This study was limited to patient data from the Providence Health System, and publicly available data sets. Although the organization serves a diverse patient population across seven Western U. S states, the generalizability of this study to the entire U.S is unclear. With limited testing available and evolving screening guidelines, clinical discernment and personal bias may have impacted which individuals received testing and thus may have influenced the rates of testing in certain populations. Additionally, it is impossible to correlate patient data to measures of individual patient behaviors, such as mask use or adherence to social distancing recommendations. Finally, this study focused on factors associated with initial infection risk, however other factors may further influence outcomes such as disease severity, time in hospital, and mortality.


Our construction of a multi-faceted prediction model of COVID-19 infection risk in our large, multi-state population has important implications for healthcare systems, public health departments, and city and state governments to further reduce the risk of infection and prevent the spread of COVID-19 in communities that may be disproportionately impacted. Knowledge of the complex mixture of clinical, ethnic, linguistic, and environmental factors that contribute to infection risk should enable more targeted public health approaches to decrease COVID-19 infection.

Linguistically and culturally appropriate prevention education, healthcare access including routine care and COVID-19 testing, and efforts to address substandard housing and hazardous working conditions are essential to reducing risk among vulnerable groups, especially communities of lower socioeconomic status which experience a greater incidence of infectious diseases [29]. Now, and as communities seek to “re-open,” addressing the disparities in infection that contribute to rates of serious illness and mortality are needed to alleviate the disproportionate burden of the pandemic and persisting health disparities.

Availability of data and materials

The datasets generated and analyzed during the current study are not publicly available as stipulated by the Providence IRB that all patient level data would reside within Providence secured computer network, only accessible to the study investigators, and locked up on Providence property. The publicly available data source was accessed via a proprietary data vendor, which cannot be shared publicly due to their contractual agreement. The underlying publicly available data sources include the 2018 American Community Survey, the Centers for Disease Control and Prevention Air Quality and Glottolog.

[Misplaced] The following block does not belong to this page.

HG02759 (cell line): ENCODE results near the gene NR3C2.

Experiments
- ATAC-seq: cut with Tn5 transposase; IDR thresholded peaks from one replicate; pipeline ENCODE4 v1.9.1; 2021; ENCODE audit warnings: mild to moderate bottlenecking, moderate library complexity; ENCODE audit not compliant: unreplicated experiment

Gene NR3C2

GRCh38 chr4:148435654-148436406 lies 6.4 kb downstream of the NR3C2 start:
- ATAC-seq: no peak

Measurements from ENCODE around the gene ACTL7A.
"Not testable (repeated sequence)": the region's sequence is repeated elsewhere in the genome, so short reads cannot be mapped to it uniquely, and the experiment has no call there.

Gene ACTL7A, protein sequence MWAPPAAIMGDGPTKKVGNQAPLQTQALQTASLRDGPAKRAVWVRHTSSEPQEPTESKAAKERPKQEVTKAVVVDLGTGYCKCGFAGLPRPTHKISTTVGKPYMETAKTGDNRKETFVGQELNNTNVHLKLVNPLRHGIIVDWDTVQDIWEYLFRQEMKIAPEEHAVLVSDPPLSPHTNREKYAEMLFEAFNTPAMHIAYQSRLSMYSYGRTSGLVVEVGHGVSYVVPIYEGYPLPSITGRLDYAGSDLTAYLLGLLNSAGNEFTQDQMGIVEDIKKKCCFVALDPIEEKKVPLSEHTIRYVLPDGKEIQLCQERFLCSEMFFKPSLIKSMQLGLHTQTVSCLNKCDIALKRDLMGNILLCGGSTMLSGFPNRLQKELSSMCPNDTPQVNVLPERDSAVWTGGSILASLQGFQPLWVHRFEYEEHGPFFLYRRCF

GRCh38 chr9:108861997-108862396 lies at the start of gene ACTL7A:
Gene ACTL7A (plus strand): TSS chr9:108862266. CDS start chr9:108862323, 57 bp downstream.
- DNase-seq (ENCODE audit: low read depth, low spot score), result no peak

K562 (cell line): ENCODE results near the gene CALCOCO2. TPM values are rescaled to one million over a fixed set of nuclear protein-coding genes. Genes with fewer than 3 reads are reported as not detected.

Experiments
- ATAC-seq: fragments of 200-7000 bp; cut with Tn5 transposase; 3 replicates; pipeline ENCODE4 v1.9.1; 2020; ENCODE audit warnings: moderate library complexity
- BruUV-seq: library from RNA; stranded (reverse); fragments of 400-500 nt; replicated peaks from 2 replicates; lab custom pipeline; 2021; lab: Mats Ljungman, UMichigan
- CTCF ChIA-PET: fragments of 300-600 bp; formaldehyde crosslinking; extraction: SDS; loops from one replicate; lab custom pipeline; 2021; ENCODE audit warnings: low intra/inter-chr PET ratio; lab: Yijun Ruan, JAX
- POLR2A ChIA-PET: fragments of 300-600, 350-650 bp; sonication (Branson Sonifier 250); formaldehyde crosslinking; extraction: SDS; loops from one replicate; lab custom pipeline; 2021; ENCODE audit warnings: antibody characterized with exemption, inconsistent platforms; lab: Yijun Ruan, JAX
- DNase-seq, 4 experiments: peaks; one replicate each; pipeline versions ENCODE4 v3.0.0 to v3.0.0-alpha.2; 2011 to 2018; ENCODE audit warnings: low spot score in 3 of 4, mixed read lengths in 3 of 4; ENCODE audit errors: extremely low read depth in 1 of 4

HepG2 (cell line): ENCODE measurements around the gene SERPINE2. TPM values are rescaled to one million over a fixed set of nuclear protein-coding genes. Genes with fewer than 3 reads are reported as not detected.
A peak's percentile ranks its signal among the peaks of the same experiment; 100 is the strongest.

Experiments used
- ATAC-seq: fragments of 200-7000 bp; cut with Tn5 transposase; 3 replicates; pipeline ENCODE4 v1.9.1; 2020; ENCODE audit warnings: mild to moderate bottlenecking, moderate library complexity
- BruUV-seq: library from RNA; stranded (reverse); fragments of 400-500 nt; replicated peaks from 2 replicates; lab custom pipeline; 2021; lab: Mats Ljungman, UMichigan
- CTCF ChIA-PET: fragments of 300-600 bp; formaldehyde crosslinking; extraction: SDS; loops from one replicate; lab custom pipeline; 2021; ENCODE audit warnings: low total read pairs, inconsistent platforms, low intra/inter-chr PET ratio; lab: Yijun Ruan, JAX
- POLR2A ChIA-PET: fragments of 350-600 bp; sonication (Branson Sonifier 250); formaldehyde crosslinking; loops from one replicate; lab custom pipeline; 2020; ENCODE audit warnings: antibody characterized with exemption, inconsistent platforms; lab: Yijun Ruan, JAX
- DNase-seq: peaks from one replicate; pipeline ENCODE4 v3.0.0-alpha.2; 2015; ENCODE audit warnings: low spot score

Body Mass Index


Centers for Disease Control and Prevention


Electronic Medical Record


Odds Ratio


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Uma Kodali Bhavani, Hanna Amanuel, James M. Scanlan, Ph.D., and Emily J. Cox, Ph.D.


This was an internally funded study, with no external financial interest. The study was aimed to improve patient and population outcomes and support the healthcare system’s response to COVID-19. The corresponding authors had full access to all data in the study and had final responsibility for the decision to submit for publication.

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Authors and Affiliations



YR and JB were responsible for study design, data collection, data management, and data analysis. All authors were responsible for data interpretation. YR, HM and WH wrote the first draft of the manuscript. HM, and JC were responsible for the scientific literature review. All authors contributed to the final draft. All authors read and approved the final manuscript.

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All authors work in the area of Population Health, focusing on care management approaches for patients, communities and populations, especially the most poor and vulnerable.

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Correspondence to Yelena Rozenfeld.

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The Providence Institutional Review Board (IRB) approved this study for all gathered data and analysis. In accordance with 45 CFR 46.116(d), a waiver of informed consent a Waiver of Authorization were approved in accordance with 45 CFR 164.512(i) [2](ii) on 4/2/2020 under Expedited Review Procedures. The IRB was satisfied that the use or disclosure of protected health information involved no more than a minimal risk to the privacy of individuals.

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Supplementary information

Additional file 1.

Model Covariate Definitions and Sources.

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Rozenfeld, Y., Beam, J., Maier, H. et al. A model of disparities: risk factors associated with COVID-19 infection. Int J Equity Health 19, 126 (2020).